3. Where does the basic relationship between manufacturers and HDMA members stand today?
It’s interesting—when I came on board at HDMA and for the next few years, we held discussions with pharma CEOs on track and trace, and just couldn’t get their attention. Back then, manufacturers thought they had little to worry about regarding their supply chains. That’s changed over the years. Part of this is due to the debate over drug traceability, and part due to the growing importance of global operations in pharma, where supply chain issues are critical.
Starting in 2007, and every two years after that, we’ve sponsored a study by Booz & Co. (Ed. note: “The Role of Distributors in the US Healthcare Industry”). The latest study shows that the wholesale distribution industry provides the healthcare system the equivalent of $42 billion in savings, compared to if pharma manufacturers handled distribution themselves. When this first came out, many thought it was a self-serving document—that was a time when the industry was converting to a fee-for-service basis, and there were a lot of mixed feelings. But we said, “You can question the numbers, but not the logic—put your own distribution cost numbers in and see.” When the second and third editions came out, there was much less questioning of the value proposition we were making.
It’s interesting, too, that while PhRMA and GPhA have roughly 75 members combined, we have 145 pharma manufacturers as associate members. They value our meetings and research as educational forums and as sources of best practices in pharma distribution, in such issues like cold chain management or returns processing. Manufacturers are more aware of logistics and supply chain issues than they were a decade ago.
4. Of the products handled by primary distributors, roughly 90% goes through the Big Three (McKesson, Cardinal Health, AmerisourceBergen). Does this concentration create problems for manufacturers?
These things go through cycles. Consolidation has been happening in wholesale distribution for quite a while now—and that’s not unique to our industry. Look at the US airline industry, or my former industry, food distribution—or the pharma industry itself, for that matter. A longer view of business history shows that there are periods of such concentration.
Today, there’s tremendous change occurring in specialty pharma, both for us and for manufacturers. Time will tell where all that will sort out. I would say, never count out independents. Regional players can thrive in this environment and I believe that those who stick it out will be glad they did.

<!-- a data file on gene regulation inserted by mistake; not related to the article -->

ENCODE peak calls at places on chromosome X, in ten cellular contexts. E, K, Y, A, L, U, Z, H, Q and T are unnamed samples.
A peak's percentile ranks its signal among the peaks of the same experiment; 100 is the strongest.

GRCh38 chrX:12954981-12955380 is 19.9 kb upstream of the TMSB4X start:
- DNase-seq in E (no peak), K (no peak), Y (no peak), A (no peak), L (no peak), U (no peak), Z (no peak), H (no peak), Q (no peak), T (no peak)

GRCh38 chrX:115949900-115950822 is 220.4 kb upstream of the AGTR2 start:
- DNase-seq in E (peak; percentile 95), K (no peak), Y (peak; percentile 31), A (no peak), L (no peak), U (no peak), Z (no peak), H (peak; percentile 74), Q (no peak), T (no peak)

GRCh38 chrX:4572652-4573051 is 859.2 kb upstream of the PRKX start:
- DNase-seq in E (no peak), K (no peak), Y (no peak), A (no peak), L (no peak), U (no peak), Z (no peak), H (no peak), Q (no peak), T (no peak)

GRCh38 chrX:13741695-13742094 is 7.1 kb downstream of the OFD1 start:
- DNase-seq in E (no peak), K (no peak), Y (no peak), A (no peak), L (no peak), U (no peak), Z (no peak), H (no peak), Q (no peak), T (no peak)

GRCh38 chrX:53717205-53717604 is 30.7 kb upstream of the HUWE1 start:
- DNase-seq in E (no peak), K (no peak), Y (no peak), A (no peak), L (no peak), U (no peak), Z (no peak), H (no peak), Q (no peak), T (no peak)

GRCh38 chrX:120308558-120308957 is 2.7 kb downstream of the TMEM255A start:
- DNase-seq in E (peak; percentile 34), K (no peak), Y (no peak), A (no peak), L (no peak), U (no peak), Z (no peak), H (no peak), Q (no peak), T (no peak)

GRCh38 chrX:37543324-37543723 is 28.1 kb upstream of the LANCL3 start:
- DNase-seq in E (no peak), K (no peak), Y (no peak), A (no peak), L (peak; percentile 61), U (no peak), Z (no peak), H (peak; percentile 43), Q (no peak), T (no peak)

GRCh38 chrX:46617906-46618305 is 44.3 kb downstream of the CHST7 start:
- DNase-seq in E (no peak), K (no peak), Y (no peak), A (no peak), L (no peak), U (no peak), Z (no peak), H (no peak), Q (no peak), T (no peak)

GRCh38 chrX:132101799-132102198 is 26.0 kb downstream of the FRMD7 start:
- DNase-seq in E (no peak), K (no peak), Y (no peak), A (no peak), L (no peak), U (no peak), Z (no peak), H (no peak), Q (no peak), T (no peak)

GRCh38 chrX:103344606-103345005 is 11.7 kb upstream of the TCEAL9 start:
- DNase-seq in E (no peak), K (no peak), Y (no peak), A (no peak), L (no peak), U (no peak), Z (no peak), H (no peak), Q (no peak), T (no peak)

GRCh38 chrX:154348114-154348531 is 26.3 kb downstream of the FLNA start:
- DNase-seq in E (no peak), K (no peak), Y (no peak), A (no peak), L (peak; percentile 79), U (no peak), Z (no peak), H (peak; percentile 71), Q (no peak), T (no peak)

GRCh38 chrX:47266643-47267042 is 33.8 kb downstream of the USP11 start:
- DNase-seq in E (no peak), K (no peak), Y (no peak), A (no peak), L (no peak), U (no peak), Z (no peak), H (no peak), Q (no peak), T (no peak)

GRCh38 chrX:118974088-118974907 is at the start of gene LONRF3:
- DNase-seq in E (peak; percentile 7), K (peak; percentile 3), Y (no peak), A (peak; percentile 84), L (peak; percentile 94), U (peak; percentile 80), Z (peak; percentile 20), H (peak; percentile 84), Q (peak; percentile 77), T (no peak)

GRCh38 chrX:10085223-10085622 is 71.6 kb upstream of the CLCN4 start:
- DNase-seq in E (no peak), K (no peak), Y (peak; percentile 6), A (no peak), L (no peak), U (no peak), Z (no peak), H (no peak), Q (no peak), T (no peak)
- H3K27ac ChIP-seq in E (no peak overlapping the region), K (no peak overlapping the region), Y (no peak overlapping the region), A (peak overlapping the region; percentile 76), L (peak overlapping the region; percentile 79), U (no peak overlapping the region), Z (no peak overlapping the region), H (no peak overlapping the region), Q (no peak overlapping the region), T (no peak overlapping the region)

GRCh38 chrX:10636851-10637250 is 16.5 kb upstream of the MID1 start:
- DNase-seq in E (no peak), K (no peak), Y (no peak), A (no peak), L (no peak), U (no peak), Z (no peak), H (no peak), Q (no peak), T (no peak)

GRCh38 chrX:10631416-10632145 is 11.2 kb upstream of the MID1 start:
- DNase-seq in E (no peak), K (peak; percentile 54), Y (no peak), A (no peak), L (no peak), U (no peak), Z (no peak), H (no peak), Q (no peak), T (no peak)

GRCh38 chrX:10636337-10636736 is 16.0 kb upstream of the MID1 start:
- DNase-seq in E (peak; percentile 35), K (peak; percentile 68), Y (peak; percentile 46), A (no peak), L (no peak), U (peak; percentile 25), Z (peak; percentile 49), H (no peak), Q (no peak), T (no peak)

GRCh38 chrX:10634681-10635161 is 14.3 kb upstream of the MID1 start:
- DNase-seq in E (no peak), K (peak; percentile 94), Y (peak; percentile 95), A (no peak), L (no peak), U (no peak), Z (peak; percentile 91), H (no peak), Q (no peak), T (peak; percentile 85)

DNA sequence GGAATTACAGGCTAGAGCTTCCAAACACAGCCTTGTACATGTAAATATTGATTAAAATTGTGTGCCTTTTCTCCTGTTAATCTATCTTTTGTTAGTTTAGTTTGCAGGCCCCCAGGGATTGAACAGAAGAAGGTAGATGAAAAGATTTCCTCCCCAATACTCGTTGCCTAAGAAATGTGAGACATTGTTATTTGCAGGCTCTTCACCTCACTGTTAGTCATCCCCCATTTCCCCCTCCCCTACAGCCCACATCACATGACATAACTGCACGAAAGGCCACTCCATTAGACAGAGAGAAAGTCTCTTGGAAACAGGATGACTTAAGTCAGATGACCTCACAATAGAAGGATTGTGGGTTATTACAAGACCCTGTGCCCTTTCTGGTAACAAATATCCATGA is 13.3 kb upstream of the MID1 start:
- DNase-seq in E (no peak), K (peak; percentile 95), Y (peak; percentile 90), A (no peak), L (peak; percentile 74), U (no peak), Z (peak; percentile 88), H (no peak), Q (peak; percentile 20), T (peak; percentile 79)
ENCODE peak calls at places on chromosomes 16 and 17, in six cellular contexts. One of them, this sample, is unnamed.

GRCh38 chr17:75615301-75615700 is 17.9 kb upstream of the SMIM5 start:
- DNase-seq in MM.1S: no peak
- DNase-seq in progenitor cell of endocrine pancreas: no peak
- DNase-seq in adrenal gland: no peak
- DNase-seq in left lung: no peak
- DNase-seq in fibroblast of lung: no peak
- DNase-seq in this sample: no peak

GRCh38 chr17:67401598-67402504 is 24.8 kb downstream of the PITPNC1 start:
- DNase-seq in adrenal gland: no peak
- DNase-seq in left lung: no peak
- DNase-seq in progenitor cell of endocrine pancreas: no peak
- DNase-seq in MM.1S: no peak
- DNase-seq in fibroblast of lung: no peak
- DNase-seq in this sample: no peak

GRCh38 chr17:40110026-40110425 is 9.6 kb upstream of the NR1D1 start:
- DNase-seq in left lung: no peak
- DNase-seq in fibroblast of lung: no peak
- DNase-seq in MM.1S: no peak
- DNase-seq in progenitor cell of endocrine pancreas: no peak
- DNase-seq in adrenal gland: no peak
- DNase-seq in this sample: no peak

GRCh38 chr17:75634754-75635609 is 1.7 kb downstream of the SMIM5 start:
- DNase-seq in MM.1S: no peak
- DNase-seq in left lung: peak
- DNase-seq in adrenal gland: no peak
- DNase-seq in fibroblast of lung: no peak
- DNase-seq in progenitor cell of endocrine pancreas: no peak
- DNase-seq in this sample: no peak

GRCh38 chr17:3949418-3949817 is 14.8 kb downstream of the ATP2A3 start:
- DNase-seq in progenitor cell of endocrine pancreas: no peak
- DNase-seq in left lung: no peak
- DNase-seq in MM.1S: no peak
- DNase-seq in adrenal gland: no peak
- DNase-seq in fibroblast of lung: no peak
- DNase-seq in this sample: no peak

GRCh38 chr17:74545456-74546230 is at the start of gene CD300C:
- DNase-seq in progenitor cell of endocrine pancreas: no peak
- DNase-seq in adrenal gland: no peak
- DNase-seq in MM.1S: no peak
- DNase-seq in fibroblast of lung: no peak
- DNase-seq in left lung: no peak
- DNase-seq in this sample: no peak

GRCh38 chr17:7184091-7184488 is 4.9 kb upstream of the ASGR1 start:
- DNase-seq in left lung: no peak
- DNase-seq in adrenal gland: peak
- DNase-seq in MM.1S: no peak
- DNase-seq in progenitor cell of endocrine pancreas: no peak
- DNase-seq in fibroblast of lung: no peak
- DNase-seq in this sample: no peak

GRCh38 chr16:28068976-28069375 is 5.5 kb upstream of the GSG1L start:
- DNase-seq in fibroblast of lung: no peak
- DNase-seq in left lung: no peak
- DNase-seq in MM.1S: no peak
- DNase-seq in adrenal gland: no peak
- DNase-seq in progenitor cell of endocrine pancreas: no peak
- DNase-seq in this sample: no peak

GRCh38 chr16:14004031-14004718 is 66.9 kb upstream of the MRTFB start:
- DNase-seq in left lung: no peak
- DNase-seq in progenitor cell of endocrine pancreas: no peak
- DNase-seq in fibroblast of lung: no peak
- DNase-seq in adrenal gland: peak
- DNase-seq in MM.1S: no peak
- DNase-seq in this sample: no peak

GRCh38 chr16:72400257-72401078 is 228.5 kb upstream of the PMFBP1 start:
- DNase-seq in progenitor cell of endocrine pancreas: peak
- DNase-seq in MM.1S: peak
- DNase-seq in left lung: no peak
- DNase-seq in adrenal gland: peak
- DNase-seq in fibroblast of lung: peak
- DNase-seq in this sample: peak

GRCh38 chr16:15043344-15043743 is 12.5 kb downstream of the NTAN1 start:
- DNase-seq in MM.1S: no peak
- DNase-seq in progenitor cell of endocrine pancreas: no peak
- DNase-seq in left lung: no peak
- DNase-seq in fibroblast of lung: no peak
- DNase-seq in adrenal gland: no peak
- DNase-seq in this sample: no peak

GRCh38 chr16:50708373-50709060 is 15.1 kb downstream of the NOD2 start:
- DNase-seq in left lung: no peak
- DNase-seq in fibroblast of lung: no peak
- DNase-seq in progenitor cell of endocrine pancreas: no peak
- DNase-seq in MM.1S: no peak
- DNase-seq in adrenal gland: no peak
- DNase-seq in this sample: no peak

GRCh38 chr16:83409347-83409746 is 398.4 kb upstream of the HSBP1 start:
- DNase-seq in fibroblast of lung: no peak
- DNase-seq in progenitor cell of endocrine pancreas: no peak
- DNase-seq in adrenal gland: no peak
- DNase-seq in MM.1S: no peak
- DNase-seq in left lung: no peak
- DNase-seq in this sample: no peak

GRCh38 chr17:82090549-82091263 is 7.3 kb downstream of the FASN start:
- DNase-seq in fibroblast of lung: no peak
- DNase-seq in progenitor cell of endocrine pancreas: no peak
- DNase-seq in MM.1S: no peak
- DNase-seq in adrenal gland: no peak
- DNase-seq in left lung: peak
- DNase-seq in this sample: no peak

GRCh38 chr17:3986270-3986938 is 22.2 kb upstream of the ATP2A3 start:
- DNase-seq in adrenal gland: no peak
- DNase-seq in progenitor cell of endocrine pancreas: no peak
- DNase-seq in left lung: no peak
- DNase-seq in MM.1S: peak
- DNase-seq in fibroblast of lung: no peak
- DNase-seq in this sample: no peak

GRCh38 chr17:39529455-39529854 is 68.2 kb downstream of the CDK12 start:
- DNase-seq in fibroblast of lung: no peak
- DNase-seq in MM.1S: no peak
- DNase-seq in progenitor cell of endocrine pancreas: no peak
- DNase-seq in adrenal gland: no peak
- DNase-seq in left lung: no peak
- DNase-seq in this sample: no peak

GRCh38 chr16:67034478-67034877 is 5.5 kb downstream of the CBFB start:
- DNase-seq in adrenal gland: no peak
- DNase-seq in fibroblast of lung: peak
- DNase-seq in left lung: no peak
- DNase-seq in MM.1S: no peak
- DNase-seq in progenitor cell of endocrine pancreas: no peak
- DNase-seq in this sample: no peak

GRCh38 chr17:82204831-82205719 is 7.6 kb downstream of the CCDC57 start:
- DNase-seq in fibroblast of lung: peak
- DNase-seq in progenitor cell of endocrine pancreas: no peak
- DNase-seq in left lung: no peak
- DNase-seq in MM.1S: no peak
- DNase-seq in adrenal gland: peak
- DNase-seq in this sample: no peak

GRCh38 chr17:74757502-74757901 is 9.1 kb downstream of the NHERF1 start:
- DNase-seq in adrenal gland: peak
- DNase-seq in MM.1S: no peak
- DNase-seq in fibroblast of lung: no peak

5. Some HDMA members are expanding internationally. Will HDMA follow suit?
We’ve got several things going on right now. My intention is to have HDMA build a global scope going forward. For the past several years, we’ve sent a team of HDMA staff to World Health Organization meetings, and they’ve had a beneficial educational impact on discussions occurring there. Additionally, for the past couple years, we’ve had international groups, including the International Federation of Pharmaceutical Wholesalers and CAPDM, the Canadian Assn. of Pharmaceutical Distribution Management, attend our annual Distribution Management Conference. They come because they want to learn from the US supply chain experts that participate there—the same reason that representatives from pharma manufacturers participate.
Negotiations are under way right now to hold an international distribution-management meeting in China next year. IFPW will be holding their annual meeting there at the same time, and the China equivalent of the FDA (SFDA) will be involved; our membership is onboard as well. HDMA has an important educational role to play in bringing the advanced practices that are common here to the rest of the world.
6. During your tenure, the Center for Healthcare Supply Chain Research was set up. What role will that play going forward?
The Center is an extension of that educational role that is so valuable for HDMA to perform; it publishes the “Role of Distributors” report referenced earlier, as well as other research, like the HDMA Factbook. We’re beginning to raise our profile in academia as well. With the help of a grant from the Cardinal Health Foundation, we’ve developed a “Distribution 101” course, “Understanding Distribution,” that provides graduating pharmacy students with a background in how the distribution industry works, giving pharmacy students the basics of the retail pharmacy business and working with pharmaceutical distributors. It’s good for them, and good for our members.
We would also like to get closer to the great university schools of logistics and supply chain management across the country, to make them better informed about supply chain issues in healthcare.
7. Looking back, what do you consider your greatest accomplishment?
It’s not there yet, but I think that passage of the federal traceability law will be a landmark event in the industry. For me, it’s been nine years and we’re very close to getting it done. It will be a big lift for the entire industry when it happens.